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A Closer Look: Q&A with An-Sofie Van Parys

An-Sofie Van Parys

Intimate Partner Violence during Pregnancy and Parenting:  A Systematic Review of Interventions

An-Sofie Van Parys is a doctoral candidate at the International Centre For Reproductive Health at Universiteit Gent in Belgium. She received her Bachelor’s in Midwifery and a Master’s in Social and Cultural Sciences as well as a Master’s in Family and Sexuologic Sciences. Van Parys and a research team conducted a systematic review of IPV interventions.  After reading this publication, we followed up with Van Parys to discuss her findings and to get a sense of how this field is evolving.

1. What interventions are the most successful in targeting intimate partner violence during pregnancy?

In reviewing these interventions for intimate partner violence (IPV), we found that the most effective programs were typically those that took place in the home — addressing the problem where it is rooted. These programs tend to handle the problem with a multi-level approach, focusing on substance use, mental health, and other issues that contextualize the IPV. Hospital and medical center programs tend to have a more narrow scope that mainly targets the violence.

2. Which programs, if any, worked with the partners of the women?

One program located in Hawaii — Reducing Maternal Intimate Partner Violence, part of the Hawaii Healthy Start Home Visitation Program — addressed both partners in their intervention.  For me, this is a matter of ideology and whether or not the women are solely viewed as victims. By addressing the partners together, the program has the ability to empower both partners to understand the roles that each play in their relationship and family, and how they can effect change in their own lives.

3.  How well did the articles and programs address comorbidities associated with IPV, such as substance use disorders and higher incidence of HIV infection?

Most of the interventions we analyzed were selected because of their focus on both IPV and pregnancy.  Some of the interventions approached the work by addressing the multiplicity of factors that affect intimate partner violence, such as mental health, but others did not. Engaging women around substance use or living with HIV required more capacity than most organizations had.

4. Given that psychological violence is the most difficult type of violence to measure, what are some promising measures that were used by the programs reviewed?

Most of the studied interventions utilized validated violence scales to measure IPV. The scale that is mostly used to screen for violence in a pregnant population is the Abuse Assessment Screen (McFarlane et al., 1992). Unfortunately, this scale has significant limitations in that there is no measure of psychological violence/abuse and limited questions regarding sexual violence. The scale that is considered the gold standard is called the Conflict Tactics Scale (Straus et al, 1996). The shortest version of this scale has 20 items, which makes it difficult to use in a daily clinical environment. The advantage of this scale, however, is that it measures violence in both directions, implicating both partners. TheWHO Multi-country Study on Women’s Health and Life Experiences has been validated in many countries and provides many questions, which lends itself to cultural and regional adaptation.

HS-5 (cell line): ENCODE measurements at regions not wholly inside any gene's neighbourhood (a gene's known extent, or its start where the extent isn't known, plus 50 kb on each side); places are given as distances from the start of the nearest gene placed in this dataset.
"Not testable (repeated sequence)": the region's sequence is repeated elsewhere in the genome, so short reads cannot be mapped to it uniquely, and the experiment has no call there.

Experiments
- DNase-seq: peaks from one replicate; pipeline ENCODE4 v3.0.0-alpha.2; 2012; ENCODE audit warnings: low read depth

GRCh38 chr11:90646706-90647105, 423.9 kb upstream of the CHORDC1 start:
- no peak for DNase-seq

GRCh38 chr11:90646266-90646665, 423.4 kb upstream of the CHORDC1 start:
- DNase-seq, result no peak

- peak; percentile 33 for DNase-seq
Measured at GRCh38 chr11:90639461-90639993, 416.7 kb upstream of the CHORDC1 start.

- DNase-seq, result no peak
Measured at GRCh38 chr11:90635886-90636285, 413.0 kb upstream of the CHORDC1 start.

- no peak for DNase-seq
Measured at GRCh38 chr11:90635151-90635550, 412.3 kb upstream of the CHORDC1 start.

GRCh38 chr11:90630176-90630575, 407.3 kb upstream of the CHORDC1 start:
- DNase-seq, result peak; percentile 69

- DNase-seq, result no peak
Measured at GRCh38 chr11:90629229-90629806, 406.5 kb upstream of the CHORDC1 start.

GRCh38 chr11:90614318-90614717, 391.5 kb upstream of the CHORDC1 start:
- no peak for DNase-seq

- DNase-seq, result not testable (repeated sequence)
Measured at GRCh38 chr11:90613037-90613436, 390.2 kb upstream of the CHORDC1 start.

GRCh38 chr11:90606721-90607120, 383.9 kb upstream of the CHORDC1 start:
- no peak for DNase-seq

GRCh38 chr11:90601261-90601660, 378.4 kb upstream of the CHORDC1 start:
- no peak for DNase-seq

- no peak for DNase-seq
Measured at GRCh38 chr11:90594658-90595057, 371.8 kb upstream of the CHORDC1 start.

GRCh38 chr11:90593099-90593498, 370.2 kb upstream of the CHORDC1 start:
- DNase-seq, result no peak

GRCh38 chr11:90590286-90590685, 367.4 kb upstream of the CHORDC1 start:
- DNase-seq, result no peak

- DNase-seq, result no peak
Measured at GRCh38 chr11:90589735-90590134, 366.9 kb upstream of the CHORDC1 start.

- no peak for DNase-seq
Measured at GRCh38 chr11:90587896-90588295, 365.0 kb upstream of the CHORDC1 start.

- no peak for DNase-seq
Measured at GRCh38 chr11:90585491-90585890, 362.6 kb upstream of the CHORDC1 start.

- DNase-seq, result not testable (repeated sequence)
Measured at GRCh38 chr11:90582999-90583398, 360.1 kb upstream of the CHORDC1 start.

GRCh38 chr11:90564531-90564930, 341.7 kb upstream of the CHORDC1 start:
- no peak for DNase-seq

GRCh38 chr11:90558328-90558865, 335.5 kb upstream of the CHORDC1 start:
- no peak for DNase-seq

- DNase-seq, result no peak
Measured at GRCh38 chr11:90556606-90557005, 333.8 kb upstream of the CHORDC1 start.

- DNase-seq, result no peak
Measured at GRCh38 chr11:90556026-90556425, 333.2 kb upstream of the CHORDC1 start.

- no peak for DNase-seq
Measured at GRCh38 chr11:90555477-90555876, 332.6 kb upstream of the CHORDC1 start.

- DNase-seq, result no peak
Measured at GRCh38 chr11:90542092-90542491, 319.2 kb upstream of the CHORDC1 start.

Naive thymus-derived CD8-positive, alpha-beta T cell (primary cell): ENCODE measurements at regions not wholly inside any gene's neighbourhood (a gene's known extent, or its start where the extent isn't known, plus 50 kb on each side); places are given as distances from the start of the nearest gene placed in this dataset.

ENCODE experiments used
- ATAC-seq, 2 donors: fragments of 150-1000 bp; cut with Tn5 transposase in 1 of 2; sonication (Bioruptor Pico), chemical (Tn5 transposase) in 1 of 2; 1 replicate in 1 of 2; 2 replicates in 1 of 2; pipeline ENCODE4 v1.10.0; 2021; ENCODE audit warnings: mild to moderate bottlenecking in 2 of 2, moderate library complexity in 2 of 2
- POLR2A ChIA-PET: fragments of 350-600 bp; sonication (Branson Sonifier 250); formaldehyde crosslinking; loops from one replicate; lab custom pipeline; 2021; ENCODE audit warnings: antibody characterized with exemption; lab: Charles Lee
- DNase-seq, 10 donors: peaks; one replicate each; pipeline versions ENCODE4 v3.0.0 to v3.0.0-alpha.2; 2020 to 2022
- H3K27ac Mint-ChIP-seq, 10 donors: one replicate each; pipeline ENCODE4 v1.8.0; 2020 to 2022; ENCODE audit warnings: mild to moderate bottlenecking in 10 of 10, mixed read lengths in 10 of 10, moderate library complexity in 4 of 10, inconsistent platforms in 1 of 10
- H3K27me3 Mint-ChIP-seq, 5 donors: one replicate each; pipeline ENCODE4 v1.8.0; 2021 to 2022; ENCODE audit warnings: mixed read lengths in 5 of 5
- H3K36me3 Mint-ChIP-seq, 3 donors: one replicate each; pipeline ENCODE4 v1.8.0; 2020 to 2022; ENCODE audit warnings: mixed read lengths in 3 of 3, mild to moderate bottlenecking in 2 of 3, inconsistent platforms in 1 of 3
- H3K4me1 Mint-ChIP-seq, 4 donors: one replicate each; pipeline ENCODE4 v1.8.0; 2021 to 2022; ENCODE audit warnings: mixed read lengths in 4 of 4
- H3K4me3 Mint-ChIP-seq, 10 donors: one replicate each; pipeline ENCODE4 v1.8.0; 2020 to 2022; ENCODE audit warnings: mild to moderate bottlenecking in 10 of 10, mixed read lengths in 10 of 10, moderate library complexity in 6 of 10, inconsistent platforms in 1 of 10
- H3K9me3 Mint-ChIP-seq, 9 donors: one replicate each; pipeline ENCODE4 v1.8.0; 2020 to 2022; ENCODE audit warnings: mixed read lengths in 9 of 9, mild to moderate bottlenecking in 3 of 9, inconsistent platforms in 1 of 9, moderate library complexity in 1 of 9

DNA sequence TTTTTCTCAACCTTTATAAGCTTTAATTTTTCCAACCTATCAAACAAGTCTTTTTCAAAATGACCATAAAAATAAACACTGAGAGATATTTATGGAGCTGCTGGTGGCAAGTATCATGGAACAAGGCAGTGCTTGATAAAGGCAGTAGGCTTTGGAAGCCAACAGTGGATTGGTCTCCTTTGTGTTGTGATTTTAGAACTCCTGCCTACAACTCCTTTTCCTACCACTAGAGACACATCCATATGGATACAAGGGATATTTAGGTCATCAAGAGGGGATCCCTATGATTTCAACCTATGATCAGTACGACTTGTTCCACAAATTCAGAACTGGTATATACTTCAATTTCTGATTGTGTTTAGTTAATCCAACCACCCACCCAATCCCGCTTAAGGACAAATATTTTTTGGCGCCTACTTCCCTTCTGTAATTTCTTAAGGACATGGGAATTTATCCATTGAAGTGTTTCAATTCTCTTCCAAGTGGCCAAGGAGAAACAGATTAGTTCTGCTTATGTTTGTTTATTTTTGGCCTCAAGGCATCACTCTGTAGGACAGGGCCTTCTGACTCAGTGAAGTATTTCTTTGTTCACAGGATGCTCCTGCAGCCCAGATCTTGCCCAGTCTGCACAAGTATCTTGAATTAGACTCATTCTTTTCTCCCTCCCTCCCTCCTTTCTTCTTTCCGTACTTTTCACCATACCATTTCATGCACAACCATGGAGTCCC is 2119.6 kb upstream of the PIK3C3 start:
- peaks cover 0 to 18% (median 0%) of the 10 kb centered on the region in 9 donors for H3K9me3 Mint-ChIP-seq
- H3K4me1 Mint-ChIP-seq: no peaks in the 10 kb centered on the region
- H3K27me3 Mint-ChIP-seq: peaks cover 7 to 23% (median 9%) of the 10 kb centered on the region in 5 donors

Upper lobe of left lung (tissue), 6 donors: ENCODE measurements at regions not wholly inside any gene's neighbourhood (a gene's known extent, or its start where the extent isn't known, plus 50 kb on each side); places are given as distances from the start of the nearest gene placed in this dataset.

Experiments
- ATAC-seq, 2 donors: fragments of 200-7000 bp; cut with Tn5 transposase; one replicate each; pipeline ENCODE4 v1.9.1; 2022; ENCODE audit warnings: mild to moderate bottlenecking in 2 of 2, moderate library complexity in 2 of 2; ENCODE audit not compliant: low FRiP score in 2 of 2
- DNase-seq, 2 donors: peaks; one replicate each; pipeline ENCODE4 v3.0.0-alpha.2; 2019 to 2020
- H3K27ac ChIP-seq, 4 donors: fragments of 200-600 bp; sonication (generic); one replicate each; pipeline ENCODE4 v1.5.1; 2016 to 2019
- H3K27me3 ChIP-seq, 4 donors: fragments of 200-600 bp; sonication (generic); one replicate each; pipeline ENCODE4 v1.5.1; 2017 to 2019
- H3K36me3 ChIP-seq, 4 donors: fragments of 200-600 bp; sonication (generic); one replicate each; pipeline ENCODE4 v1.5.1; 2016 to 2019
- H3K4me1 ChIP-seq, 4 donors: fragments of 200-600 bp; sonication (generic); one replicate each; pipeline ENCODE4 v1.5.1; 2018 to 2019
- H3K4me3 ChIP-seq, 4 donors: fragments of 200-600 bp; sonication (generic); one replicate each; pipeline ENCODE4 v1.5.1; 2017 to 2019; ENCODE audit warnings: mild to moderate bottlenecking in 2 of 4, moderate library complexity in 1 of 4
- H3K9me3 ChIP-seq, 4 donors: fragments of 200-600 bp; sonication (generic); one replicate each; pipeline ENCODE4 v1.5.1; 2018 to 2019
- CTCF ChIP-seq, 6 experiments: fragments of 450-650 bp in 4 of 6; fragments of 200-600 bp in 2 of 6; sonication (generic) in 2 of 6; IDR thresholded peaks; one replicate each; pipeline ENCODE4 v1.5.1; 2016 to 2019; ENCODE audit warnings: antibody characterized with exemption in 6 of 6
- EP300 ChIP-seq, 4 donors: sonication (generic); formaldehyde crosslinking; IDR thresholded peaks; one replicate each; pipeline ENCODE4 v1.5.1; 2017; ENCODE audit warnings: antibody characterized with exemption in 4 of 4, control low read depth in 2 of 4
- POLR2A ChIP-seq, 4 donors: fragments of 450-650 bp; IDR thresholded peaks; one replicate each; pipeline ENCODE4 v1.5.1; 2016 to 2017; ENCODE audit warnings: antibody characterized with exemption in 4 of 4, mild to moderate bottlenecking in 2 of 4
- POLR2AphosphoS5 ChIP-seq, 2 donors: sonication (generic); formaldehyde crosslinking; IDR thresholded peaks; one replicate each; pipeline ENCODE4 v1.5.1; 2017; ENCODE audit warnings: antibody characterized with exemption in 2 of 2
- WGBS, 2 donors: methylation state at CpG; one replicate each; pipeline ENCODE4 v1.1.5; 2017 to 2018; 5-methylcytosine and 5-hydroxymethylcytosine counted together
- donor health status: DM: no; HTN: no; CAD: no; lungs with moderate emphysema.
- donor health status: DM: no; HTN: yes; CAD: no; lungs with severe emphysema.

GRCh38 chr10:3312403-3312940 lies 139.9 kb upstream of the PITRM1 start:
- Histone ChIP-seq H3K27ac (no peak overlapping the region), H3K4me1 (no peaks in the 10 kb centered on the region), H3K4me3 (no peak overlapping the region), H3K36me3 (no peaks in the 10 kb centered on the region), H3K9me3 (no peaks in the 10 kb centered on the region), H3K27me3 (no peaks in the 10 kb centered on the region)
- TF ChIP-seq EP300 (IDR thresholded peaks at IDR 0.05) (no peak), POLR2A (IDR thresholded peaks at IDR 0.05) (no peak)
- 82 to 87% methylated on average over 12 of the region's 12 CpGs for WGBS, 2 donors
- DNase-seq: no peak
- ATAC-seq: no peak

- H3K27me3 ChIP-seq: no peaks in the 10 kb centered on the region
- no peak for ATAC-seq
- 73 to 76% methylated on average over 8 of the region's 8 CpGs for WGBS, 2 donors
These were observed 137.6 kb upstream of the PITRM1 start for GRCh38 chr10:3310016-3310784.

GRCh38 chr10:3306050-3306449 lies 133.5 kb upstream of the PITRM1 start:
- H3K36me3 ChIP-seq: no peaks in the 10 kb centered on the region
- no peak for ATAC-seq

Recently, the field has taken up the question of how we determine what constitutes a good outcome irrespective of these measurements. Merely relying on the absence of IPV does not address the complexity of the problem and is, therefore, probably too narrow of an indicator of “success.” Mental well-being, in tandem with measurements of violence, gets at long-term outcomes in a way that violence measures on their own cannot.

5. How did these programs vary in both training and outcomes? What could they learn from one another to offer more comprehensive interventions for IPV during and after pregnancy?

All providers in the interventions we analyzed were specifically trained and supervised utilizing an IPV-specific curriculum. These providers, however, could all benefit from booster sessions, whereby intervention skills are strengthened. Violence is a difficult subject to broach. Years ago, questions regarding smoking, alcohol/drug use were similarly avoided and considered too invasive to ask. It’s my hope that we will destigmatize IPV and normalize questions concerning an individual’s experience with violence. In the two intervention models we analyzed, paraprofessionals (typically, trained  members of the community) and home-visiting nurses were able to intervene with very different outcomes, given their different training. In this study, the nurses were specifically trained to address IPV, while the paraprofessionals were not. While the women who worked with the nurses saw a marked decrease in violence, those who worked with the paraprofessionals tended to have higher quality-of-life outcomes. This may suggest that these two types of models could borrow from one another to offer the most comprehensive of interventions.

6. What effect do you hope this review will have for researchers and providers?

I hope this work makes clear the lack of, and need for, multi-level interventions that address mental health in its relation to violence, as well as psychological violence, independently. Additionally, I urge providers and researchers to extend the services to both parents and their children. By continuing to accept the framework of  “gender-based violence,” we reiterate the dynamic of the father and mother as perpetrator and victim, respectively. By de-emphasizing the woman’s status as a victim, we can open the conversation to address and mitigate the many types of violence that can exist in a relationship and family.

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